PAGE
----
Month: May 2014
Alsatian Pinot Gris–the Unpinot Grigio
From the first drops out of the bottle you can tell this is not your typical Pinot Grigio. As the golden liquid fills the glass and you catch scents of apricot and honey you might have a moment of dislocation. That’s because it’s Pinot Gris from Alsace. Same grape, completely different wine.
Although the Italian version may steal all the limelight (and market share), the very same grape grown just over the Alps produces a completely differently style of wine. Where the Italian version is light, crisp and always dry, the Alsatian one is rich, full bodied, and made in a range of styles from dry to sweet. Where Pinot Grigio delivers lemon and almond (though not much else), Pinot Gris offers up a complex plate of apricots, orange, honey, and honeysuckle. The two styles are so distinct that in New World regions where the grape is grown, such as Oregon and California, the wine is labeled according to style: Pinot Grigio for light and crisp, Pinot Gris for full bodied and fruity.
One of the benchmark producers in Alsace is Olivier Humbrecht, who Robert Parker once declared “may well be the best winemaker in the world.” That is high praise, especially since all the vineyards of Domaine Zind-Humbrecht are farmed biodynamically, a practice Parker has a mixed record on, to put it mildly. But Humbrecht is a serious winemaker, with a pedigree of 16 generations behind him and a Master of Wine degree. Since 1997 he’s been tending his 40 ha of vineyards (4 grand crus and 6 single vineyards) according to the biodynamic principles set forth by Rudolph Steiner in 1924. He is also currently president of Biodyvin (www.biodyvin.com). The key concept is in thinking of the vineyard as a whole. Maintaining the health of the soil is key to maintaining the health of the vines. To that end he uses no chemical pesticides or herbicides. For Humbrecht, who was recently in New York, it was a revelation. “We solved so many problems that we struggled to deal with in conventional farming.”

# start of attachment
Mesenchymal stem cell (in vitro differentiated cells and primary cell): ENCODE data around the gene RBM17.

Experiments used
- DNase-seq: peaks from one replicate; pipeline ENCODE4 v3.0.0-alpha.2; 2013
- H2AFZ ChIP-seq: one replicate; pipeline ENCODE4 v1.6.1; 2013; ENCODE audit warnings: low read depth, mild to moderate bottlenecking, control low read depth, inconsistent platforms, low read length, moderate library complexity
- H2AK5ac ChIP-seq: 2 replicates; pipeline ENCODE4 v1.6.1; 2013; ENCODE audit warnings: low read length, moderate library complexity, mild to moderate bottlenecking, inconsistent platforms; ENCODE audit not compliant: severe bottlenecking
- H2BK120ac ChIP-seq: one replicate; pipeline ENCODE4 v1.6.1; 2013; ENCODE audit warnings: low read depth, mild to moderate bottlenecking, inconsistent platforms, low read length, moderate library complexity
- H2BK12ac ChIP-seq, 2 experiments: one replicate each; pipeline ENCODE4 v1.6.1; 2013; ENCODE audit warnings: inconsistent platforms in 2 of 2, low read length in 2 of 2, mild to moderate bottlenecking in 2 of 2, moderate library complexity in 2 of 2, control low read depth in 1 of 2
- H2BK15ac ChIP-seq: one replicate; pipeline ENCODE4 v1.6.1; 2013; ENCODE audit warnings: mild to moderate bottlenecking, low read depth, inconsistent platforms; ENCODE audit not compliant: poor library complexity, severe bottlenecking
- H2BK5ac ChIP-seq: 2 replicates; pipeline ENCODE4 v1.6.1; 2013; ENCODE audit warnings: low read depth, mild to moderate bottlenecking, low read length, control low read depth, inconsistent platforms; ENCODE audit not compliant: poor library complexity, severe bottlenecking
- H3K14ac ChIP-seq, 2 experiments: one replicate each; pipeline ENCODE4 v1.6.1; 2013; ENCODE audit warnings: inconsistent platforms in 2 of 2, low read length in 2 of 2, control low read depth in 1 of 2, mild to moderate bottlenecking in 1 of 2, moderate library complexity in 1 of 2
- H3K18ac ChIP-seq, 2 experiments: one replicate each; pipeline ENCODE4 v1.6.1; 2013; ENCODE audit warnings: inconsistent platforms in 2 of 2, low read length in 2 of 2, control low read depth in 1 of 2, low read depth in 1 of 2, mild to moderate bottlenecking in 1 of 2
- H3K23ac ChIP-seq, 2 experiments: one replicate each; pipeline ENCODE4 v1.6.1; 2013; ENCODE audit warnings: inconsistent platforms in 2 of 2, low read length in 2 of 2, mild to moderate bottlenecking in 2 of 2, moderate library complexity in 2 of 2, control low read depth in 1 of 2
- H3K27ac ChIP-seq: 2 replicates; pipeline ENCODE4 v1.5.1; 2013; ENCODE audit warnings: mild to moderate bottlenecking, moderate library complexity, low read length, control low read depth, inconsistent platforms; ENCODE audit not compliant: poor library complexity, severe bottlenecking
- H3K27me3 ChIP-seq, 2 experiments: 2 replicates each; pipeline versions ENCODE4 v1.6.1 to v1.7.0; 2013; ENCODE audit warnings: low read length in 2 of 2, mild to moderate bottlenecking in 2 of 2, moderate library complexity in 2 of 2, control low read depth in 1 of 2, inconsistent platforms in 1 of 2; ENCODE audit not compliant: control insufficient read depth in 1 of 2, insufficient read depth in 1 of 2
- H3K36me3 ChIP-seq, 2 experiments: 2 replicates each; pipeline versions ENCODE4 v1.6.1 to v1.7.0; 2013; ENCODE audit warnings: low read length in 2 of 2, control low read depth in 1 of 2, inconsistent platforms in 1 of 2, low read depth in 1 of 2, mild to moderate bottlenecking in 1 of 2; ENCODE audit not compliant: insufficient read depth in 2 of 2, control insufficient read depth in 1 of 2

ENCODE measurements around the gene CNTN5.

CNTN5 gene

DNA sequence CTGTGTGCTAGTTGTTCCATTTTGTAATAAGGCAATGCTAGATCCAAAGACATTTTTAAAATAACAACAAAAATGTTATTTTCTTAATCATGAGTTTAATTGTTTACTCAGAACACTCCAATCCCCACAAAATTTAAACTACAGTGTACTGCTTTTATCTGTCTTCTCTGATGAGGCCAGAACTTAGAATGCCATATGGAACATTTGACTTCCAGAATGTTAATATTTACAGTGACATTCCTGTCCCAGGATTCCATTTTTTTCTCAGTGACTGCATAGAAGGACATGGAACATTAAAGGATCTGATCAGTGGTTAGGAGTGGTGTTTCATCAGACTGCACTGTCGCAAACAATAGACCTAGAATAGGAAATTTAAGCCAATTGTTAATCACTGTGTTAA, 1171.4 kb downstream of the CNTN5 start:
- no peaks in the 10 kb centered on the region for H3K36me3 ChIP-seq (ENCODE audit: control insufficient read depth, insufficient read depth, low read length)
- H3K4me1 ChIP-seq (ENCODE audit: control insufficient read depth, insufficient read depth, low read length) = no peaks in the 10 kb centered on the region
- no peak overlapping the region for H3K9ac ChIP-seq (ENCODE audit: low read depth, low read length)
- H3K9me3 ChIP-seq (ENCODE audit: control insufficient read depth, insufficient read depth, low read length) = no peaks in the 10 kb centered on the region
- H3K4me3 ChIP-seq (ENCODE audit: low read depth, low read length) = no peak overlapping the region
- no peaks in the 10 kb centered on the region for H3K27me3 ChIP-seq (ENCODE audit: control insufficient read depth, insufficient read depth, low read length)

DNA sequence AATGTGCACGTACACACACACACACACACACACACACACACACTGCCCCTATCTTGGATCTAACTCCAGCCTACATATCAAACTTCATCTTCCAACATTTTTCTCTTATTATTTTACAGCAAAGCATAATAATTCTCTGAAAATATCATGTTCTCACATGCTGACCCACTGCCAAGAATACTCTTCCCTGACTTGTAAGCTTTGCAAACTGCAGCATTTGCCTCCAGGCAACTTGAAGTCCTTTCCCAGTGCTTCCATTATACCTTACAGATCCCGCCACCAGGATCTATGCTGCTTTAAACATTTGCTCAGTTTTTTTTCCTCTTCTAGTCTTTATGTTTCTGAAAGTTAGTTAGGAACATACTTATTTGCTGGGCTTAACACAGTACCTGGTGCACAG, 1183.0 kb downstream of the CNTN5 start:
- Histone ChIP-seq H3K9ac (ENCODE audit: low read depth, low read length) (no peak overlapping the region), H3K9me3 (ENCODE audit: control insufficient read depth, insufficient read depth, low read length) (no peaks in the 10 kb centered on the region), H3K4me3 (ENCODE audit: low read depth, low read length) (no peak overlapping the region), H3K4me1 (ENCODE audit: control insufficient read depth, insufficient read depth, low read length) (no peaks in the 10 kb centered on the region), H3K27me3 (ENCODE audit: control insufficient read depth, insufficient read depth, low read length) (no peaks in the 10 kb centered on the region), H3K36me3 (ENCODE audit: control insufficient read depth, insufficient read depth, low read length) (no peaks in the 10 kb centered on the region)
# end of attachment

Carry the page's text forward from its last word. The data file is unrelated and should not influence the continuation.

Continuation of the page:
It is often said that 90% of winemaking occurs in the vineyard. Whereas most Italian Pinot Grigio is grown on the fertile valley floors, which leads to vigorous growth, high yields and hence less concentrated grapes, in Alsace vineyards are planted on south-facing hillsides and yields are kept low, no more than 40 hl/ha. In Italy the grapes are harvested early resulting in high acid, simple citrus flavors of a mass-market Pinot Grigio. In Alsace, the distinctive feature is that the region sits in the rain shadow of the Vosges mountains, resulting in dry, sunny autumns. Without the ominous threat of rain the grapes enjoy a long ripening season. When Mother Nature cooperates late harvest (Vendage Tardive) and botrytised dessert wines are possible. As Humbrecht told me, “it entirely depends on the late climate (alternance of cold nights and sunny days) and the initial acidity balance (low acid vintages do not make the best sweet wines). It all comes to finding out how the vineyard expresses itself the best.”
In the winery Humbrecht maintains a minimalist approach. “Once the grapes are harvested, I personally do not decide whether the wine should be dry or sweet. Wild yeast will decide for me, and their decision is mostly based on the balance of the wine. The higher the acidity, the more chance there is to see the fermentation stopping before the end, and vice versa.” He allows his fermentations to proceed slowly and lets his wines spend at least six months on the gross lees. He bottles the wines 1 to 2 years after harvest and filters only once at the end of winter while the yeasts are still dormant and only when all the yeast has settled at the bottom of the cask.
One of the conundrum’s for wine buyers when facing all those tall slim bottles in the Alsace section of a wine store is how to know whether a wine is dry, off dry, or dessert-level sweet. It’s a problem even for the winemaker’s family members themselves. In 2002 Humbrecht’s wife found a bottle of Riesling Turckheim 1990 in the cellar, but since they hadn’t tasted it in a while she couldn’t remember the level of sweetness. “I thought to myself that if she doesn’t remember, how could our customers, who probably had less chance to taste the wine than us?” Humbrecht devised a scale of 1 to 5, with 1 being the driest and 5 the sweetest that has appeared on all his labels since the 2001 vintage.
This Pinot Gris qualifies as a level 2 on the sweetness scale, which means that while there is a hint of residual sugar, it mostly gives the wine a rounder mouthfeel. The perception is of a dry wine, albeit rich and full of apricot, lemon zest, honey, orange blossom and a distinctive minerality. It comes from a parcel of old vines, planted 60 or 70 years ago producing a wine of marked concentration. And finally, what to pair with it?